Association of Ischemic Heart Disease Assessed by Radionuclide Myocardial Perfusion Imaging with Bone Mineral Density Measurements by Dual-Energy X-Ray Absorptiometry and Serum Vitamin D Deficiency


Sina Izadyar 1 , Saeed Farzanehfar 2 , Mina Ranji Amjad 3 , * , Mehrshad Abbasi 2 , Alireza Emami Ardekani 3 , Babak Fallahi 3 , Armaghan Fard Esfehani 3 , Javad Esmaeli 2 , Fariba Akhzari 4 , Parham Geramifar 3

1 Department of Nuclear Medicine, Imam Khomeini Hospital Complex, Tehran University of Medical Sciences, Tehran, Iran

2 Research Center for Nuclear Medicine, Valiasr Hospital, Tehran University of Medical Sciences, Tehran, Iran

3 Research Center for Nuclear Medicine, Shariati Hospital Tehran University of Medical Sciences, Tehran, Iran

4 Research Center for Nuclear Medicine, Sina Hospital, Tehran University of Medical Sciences, Tehran, Iran

How to Cite: Izadyar S, Farzanehfar S, Ranji Amjad M, Abbasi M, Emami Ardekani A, et al. Association of Ischemic Heart Disease Assessed by Radionuclide Myocardial Perfusion Imaging with Bone Mineral Density Measurements by Dual-Energy X-Ray Absorptiometry and Serum Vitamin D Deficiency, Iran J Radiol. 2017 ; 14(2):e38221. doi: 10.5812/iranjradiol.38221.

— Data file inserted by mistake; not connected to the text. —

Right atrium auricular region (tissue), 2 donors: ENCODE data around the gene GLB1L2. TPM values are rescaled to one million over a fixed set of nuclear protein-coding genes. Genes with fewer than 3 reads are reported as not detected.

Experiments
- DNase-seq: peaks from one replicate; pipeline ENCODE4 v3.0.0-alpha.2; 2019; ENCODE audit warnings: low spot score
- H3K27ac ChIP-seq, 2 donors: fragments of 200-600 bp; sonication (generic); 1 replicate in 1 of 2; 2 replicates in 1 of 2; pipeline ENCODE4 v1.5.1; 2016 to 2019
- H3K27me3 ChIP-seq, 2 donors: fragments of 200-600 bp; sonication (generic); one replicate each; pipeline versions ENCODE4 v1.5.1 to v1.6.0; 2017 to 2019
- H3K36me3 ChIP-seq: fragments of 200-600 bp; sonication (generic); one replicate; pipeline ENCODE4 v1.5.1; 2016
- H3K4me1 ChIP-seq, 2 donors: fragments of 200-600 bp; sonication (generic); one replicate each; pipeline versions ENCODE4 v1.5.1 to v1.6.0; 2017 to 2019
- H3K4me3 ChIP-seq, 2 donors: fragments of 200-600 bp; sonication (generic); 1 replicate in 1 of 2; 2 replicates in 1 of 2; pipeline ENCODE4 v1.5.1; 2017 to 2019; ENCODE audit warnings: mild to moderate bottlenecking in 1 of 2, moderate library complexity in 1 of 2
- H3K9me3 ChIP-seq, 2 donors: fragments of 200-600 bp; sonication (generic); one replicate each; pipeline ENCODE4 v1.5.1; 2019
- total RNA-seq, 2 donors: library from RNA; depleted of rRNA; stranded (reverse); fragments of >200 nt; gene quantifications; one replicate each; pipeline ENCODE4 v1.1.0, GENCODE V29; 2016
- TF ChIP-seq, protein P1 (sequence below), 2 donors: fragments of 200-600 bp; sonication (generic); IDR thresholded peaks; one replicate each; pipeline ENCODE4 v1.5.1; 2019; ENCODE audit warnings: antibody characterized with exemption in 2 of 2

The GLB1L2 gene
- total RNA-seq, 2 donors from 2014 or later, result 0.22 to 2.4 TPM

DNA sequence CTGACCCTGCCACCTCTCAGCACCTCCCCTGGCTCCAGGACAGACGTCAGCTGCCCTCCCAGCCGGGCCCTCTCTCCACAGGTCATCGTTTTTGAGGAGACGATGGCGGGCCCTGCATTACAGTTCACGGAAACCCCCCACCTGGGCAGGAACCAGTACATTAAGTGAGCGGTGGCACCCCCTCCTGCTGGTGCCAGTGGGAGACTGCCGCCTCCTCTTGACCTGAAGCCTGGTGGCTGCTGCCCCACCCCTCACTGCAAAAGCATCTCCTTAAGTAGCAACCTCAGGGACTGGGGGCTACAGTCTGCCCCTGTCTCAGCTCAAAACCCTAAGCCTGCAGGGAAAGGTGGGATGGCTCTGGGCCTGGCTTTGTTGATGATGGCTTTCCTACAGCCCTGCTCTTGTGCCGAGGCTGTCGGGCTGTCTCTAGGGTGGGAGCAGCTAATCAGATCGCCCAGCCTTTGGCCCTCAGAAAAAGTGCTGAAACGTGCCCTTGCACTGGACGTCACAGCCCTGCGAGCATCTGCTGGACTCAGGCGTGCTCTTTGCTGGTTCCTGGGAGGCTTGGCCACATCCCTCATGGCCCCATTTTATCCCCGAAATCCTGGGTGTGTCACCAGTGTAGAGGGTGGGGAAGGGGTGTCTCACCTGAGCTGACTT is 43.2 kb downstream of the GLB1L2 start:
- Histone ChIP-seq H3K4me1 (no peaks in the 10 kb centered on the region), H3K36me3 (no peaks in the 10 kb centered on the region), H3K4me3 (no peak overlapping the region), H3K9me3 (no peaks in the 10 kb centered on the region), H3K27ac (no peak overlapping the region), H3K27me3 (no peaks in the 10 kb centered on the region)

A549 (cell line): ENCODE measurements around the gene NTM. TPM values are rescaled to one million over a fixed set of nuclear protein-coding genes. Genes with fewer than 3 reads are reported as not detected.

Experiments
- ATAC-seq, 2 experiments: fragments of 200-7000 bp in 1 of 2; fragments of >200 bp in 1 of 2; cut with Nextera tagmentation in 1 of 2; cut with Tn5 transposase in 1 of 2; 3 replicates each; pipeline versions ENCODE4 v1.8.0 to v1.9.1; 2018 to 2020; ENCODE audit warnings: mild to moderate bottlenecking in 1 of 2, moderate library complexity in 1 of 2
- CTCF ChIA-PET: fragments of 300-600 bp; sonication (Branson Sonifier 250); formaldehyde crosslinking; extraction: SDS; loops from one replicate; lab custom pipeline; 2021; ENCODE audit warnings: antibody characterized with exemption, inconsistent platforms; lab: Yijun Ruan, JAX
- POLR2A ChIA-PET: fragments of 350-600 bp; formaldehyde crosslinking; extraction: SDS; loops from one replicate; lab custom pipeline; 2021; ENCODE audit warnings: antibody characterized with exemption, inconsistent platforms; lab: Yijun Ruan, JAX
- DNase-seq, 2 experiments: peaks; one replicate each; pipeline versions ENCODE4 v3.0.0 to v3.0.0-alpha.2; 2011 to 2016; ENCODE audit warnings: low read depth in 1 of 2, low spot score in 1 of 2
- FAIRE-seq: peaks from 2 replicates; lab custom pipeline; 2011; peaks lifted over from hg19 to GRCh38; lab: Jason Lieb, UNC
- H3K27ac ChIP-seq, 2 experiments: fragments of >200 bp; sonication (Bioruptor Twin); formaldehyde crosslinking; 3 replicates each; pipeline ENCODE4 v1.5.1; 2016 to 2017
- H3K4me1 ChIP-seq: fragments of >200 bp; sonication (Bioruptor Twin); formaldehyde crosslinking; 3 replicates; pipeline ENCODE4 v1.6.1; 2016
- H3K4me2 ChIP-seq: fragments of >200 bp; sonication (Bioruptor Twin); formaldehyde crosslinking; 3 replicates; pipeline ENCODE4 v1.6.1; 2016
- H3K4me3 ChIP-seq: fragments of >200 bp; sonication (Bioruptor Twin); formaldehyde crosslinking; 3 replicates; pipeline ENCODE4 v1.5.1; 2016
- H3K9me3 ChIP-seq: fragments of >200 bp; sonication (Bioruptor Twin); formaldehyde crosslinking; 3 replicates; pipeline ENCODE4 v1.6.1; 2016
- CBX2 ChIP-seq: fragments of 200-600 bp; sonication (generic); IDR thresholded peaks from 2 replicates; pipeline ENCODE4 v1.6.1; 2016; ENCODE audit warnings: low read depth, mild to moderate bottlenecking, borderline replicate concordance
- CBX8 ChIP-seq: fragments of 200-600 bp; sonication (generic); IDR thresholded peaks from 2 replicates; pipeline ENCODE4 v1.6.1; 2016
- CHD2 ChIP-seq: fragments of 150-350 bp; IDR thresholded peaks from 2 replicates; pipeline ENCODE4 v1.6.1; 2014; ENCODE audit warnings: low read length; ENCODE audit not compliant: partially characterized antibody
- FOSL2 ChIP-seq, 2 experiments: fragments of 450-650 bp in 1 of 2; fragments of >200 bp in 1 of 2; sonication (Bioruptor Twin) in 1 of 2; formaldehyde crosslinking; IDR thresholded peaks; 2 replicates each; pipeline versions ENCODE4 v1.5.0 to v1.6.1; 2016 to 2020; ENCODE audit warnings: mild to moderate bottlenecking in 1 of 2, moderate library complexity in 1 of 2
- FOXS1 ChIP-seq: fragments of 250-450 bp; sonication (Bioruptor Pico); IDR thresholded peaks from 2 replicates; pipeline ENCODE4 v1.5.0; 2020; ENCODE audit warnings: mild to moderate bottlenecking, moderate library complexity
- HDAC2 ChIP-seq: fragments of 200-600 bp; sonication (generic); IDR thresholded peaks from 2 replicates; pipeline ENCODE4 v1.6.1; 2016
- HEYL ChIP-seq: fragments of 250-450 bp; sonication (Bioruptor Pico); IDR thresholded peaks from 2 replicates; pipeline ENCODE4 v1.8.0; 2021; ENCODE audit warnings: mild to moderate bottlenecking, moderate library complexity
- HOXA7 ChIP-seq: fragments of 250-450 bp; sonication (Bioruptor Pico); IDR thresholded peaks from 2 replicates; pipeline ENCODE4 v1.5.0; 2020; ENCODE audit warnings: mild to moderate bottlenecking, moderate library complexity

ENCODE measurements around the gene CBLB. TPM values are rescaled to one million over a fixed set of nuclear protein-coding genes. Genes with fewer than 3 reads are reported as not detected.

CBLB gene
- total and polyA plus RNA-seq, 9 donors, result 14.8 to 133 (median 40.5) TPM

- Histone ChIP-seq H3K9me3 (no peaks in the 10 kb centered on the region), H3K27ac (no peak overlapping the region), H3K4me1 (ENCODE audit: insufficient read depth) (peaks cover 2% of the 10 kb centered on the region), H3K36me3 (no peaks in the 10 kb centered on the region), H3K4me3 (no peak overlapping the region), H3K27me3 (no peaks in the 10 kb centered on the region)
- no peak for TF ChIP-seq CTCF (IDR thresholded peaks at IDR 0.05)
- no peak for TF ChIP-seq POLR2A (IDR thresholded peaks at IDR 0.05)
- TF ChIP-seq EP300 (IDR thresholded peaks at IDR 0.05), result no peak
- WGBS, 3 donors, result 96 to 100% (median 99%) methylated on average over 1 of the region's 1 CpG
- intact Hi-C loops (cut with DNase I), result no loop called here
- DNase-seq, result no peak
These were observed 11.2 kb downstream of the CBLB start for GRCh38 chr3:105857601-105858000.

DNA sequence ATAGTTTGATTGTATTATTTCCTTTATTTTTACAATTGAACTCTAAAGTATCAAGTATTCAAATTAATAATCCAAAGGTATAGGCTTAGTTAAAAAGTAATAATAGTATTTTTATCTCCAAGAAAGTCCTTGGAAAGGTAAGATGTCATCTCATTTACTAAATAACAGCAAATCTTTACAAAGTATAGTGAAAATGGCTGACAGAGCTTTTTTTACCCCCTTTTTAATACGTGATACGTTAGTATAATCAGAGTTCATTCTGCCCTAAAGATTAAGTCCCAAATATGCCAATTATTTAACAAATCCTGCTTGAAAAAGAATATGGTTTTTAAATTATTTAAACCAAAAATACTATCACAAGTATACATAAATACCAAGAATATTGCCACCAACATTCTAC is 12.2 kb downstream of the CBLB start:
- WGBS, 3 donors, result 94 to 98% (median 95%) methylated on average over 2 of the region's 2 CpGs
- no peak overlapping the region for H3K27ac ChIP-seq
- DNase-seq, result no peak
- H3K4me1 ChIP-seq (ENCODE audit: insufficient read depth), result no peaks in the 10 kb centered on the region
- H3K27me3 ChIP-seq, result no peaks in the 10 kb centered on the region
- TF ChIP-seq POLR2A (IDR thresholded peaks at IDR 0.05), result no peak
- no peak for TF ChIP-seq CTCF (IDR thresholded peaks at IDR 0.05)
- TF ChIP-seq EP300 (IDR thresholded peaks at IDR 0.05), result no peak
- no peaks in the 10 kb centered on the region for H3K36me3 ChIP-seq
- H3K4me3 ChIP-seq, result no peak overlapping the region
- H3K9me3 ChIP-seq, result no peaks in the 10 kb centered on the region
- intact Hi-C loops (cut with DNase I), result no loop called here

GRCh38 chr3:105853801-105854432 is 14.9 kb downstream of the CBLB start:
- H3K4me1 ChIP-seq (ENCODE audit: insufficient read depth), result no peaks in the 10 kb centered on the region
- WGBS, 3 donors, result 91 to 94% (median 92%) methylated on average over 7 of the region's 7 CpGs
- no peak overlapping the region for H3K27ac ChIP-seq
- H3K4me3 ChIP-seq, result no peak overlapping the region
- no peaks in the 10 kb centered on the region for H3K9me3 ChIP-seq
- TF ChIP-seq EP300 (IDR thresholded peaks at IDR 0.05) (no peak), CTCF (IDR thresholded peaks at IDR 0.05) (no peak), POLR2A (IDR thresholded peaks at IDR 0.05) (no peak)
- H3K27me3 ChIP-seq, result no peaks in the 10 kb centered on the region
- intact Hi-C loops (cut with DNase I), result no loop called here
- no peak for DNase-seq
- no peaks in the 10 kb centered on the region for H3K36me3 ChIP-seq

Iranian Journal of Radiology: 14 (2); e38221
Published Online: November 5, 2016
Article Type: Research Article
Received: April 13, 2016
Revised: September 14, 2016
Accepted: September 30, 2016


Background: Because of the increasing prevalence of both ischemic heart diseases and vitamin D deficiency and also due to recent evidences on association between these two phenomena, it is vital to clarify the association of ischemic heart disease with vitamin D deficiency and low bone mass.

Objectives: The aim of the present study was to assess the relationship between low serum vitamin D and low bone mass measured by dual-energy X-ray absorptiometry (DEXA) with ischemic heart disease assessed by the functional radionuclide myocardial perfusion imaging (MPI).

Patients and Methods: In this cross-sectional study, 204 consecutive patients aged older than 50 years who were candidates for MPI were included. Blood sample was extracted to measure the level of serum 25-OH vitamin D using a special kit (IDS kit). Then, the patients were assessed by MPI. Within a month of myocardial perfusion scanning, subjects underwent bone mineral density (BMD) measurements by DEXA method.